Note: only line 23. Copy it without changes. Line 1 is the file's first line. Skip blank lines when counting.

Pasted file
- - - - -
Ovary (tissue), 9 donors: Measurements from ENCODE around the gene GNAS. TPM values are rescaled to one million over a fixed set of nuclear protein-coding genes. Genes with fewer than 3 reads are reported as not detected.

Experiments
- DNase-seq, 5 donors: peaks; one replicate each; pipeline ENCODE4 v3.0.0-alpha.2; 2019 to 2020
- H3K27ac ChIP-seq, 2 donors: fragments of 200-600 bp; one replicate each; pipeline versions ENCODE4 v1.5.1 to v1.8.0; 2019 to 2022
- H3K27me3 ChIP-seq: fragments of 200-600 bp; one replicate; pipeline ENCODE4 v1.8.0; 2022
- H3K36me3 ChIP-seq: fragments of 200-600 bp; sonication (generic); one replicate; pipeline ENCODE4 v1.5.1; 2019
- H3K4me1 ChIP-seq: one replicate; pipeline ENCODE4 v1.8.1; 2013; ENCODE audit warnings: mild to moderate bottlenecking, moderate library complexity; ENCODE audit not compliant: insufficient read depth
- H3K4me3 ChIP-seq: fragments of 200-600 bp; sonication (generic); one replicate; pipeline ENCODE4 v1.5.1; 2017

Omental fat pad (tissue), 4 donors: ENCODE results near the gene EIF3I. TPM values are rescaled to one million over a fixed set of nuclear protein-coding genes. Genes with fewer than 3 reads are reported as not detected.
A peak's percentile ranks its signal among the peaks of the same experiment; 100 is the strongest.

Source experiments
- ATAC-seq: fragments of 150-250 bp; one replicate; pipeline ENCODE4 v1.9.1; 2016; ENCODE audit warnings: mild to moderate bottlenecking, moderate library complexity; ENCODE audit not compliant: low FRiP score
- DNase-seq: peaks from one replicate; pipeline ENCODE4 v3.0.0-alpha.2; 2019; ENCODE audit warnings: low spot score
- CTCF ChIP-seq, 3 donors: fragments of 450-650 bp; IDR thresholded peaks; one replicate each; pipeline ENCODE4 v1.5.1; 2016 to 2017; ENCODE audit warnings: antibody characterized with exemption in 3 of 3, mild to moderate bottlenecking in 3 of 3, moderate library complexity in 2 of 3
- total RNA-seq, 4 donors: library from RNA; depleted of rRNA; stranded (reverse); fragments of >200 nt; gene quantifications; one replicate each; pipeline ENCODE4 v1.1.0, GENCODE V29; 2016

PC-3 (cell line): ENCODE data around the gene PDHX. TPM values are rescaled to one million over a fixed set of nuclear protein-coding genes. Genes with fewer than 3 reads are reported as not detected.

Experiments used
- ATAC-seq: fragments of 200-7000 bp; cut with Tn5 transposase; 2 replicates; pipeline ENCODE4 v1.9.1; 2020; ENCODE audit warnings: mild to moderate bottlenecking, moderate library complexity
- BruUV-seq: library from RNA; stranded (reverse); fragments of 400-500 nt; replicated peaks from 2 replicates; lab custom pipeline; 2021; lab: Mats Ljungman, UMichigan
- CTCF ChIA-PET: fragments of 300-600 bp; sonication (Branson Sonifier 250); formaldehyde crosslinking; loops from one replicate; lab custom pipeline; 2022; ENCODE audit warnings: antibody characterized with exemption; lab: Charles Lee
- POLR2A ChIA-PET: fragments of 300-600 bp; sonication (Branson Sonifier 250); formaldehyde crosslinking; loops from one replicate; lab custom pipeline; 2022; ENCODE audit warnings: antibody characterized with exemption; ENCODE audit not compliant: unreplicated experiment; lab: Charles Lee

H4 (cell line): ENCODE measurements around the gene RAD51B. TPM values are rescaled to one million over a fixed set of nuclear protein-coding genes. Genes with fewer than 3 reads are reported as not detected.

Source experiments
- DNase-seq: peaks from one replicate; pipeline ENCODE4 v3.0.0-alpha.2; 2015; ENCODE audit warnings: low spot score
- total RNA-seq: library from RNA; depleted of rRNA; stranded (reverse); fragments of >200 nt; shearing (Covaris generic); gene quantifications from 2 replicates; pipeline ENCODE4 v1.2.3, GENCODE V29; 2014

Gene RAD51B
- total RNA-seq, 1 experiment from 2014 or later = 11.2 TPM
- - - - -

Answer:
Source experiments